Excerpts from Jim Conrad's
Naturalist Newsletter

from the February 9, 2014 Newsletter issued from the Frio Canyon Nature Education Center in the valley of the Dry Frio River in northern Uvalde County, southwestern Texas, on the southern border of the Edwards Plateau, USA

In a fishbowl of Dry Frio River water on the windowsill a diffuse blob of greenness about the size of a mouse's eye floated at the water's surface. The blob proved to consist of millions of one-celled, greenish, highly mobile organisms. Beneath the microscope, amidst this galaxy of shifting green points appeared a much larger, egg-shaped being, like a lumbering elephant in a field of nervous rabbits. Below, you can see the whole thing, with the elephantine blob being about 0.13mm long:


With its body enveloped in hairlike cilia, this has to be a ciliate protozoan. Doing an image search on the keywords "freshwater ciliate protozoans," I was surprised when a match turned up under the name PARAMECIUM BURSARIA, sometimes known as the Green Paramecium. I thought I knew the paramecium pretty well, having been introduced to it back in high school in the 1960s, as an example of a one-celled animal that reproduced by "conjugation." But the paramecium I remembered was more slender, especially at the top, and wasn't at all green.

My high school paramecium had been Paramecium caudatum, so it had been a different species. Our current Paramecium bursaria is in some ways much more interesting. It also undergoes conjugation -- where compatible mating types get side-by-side and exchange genetic material -- but its amazing feature is the presence of those green items inside it.

Each of those green items is a one-celled green alga called Zoochlorella. In the wild sometimes Paramecium bursaria containing no Zoochlorella can be found, but most do have them, and the Zoochlorella seem to like the arrangement, for they reside within numerous protozoan and invertebrate species other than Paramecium bursaria. However, Paramecium bursaria is the only algae-hosting paramecium.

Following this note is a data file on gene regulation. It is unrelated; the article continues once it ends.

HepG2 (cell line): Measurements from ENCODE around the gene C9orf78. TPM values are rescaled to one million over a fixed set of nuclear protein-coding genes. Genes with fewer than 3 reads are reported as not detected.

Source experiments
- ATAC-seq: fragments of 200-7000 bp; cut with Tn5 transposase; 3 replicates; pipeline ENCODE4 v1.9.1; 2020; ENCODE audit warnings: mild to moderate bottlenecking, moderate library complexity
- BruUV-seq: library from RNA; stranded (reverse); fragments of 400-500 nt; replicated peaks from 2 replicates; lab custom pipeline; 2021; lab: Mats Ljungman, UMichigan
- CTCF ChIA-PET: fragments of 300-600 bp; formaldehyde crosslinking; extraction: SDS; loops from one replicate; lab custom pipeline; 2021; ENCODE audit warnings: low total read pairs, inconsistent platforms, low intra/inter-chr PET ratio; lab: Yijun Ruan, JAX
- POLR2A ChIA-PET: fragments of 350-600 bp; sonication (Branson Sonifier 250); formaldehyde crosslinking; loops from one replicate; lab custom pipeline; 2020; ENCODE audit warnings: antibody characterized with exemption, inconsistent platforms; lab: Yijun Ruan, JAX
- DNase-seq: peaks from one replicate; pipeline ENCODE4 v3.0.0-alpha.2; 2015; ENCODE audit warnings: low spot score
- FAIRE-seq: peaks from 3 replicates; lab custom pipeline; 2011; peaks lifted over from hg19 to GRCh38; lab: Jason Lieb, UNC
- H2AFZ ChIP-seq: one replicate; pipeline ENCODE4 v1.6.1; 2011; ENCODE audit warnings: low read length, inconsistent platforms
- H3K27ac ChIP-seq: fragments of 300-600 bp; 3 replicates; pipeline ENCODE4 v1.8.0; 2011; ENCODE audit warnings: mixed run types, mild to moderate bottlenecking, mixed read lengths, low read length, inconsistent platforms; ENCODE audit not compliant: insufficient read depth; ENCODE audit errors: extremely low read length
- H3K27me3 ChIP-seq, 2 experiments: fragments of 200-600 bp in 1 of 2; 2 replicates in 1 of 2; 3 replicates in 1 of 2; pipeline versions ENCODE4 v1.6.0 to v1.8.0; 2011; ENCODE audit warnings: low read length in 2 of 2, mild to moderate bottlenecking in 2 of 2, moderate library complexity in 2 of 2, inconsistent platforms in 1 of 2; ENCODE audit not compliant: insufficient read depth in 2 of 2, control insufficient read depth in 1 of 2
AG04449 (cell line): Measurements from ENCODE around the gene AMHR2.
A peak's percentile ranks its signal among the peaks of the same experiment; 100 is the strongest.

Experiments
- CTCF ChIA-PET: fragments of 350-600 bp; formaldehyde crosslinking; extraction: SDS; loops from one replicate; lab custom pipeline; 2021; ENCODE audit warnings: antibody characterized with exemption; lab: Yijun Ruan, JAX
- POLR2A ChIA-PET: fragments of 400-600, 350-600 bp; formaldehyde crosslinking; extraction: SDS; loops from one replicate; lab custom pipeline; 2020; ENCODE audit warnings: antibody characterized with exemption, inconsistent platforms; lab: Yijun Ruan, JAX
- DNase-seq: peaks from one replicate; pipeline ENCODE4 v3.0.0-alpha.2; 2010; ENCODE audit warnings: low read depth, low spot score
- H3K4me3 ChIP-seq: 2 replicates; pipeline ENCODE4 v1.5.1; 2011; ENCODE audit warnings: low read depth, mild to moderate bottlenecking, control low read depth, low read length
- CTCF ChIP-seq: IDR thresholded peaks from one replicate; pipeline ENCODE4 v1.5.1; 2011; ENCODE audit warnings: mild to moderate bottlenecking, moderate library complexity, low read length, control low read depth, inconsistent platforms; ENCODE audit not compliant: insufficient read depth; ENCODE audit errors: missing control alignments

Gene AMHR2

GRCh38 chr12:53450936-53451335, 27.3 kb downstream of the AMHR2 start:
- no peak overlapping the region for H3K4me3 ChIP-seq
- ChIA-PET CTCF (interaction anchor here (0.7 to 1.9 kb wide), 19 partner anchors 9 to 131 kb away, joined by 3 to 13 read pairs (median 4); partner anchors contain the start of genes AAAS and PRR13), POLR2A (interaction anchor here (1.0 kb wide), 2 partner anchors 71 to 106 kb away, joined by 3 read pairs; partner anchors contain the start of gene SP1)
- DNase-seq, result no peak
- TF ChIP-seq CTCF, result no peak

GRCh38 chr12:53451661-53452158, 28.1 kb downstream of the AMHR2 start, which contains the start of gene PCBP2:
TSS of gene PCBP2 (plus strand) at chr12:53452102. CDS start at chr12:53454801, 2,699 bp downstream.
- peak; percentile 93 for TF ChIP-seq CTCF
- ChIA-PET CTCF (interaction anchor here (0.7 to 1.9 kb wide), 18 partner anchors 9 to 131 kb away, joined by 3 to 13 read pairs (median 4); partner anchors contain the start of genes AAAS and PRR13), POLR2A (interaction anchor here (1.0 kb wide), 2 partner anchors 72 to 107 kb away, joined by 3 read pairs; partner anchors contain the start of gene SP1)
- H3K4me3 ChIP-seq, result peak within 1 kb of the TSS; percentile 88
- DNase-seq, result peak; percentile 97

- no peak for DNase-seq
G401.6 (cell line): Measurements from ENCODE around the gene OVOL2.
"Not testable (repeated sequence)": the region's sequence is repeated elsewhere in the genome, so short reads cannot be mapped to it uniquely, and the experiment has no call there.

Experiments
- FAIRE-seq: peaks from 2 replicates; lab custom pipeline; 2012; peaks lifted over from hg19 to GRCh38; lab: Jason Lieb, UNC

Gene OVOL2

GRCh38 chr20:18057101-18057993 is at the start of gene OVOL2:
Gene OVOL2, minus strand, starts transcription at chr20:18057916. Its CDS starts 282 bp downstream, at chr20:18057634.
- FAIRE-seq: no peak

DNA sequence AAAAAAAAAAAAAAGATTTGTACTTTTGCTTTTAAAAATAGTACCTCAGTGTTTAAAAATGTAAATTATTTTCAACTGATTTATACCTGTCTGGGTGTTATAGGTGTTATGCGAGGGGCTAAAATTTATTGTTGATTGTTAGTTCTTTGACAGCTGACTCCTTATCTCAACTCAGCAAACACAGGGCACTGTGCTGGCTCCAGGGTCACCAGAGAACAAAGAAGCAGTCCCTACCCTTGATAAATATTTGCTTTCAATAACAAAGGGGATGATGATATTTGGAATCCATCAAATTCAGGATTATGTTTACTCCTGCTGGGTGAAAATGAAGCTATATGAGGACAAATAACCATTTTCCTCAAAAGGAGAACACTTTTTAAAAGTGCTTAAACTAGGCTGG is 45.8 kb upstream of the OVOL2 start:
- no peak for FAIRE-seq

It's a classic symbiotic relationship: The algae occupy the paramecium cell's fluid contents -- its cytoplasm -- providing the cell with photosynthesized food, while the paramecium provides the algae with movement and protection, as well as nitrogen and carbon dioxide. It's been shown that algae-bearing Paramecium bursaria can grow better than those not containing algae.

Paramecia in general feed on micro-organisms like bacteria, algae, and yeasts. Their cilia sweep food and water into the cell mouth, the food continues into the gullet, and when enough food has collected at the gullet's bottom it breaks away and forms a food vacuole -- a little bubble of food that drifts throughout the cell. As it moves about, enzymes from the cytoplasm enter the vacuole and digest it. The digested food then diffuses into the cytoplasm as the vacuole grows smaller and smaller. When the vacuole reaches the anal pore the remaining undigested waste is removed.

Paramecia no longer are regarded as one-celled animals. During most of my life they've been regarded as members of the Kingdom Protista, whose members often have little in common with one another besides their being very small and simply organized. Protista is still recognized by many specialists, but now some experts assign paramecia to the newly erected Kingdom Chromalveolata. This kingdom already is drawing fire because it seems to embrace several unrelated groups.

In other words, science can't really make up its mind what kind of being Paramecium is, and having Paramecium bursaria with algae living inside it probably doesn't make understanding them any easier.

Paramecium bursaria commonly occupies many freshwater habitats in North America and Eurasia, and possibly elsewhere.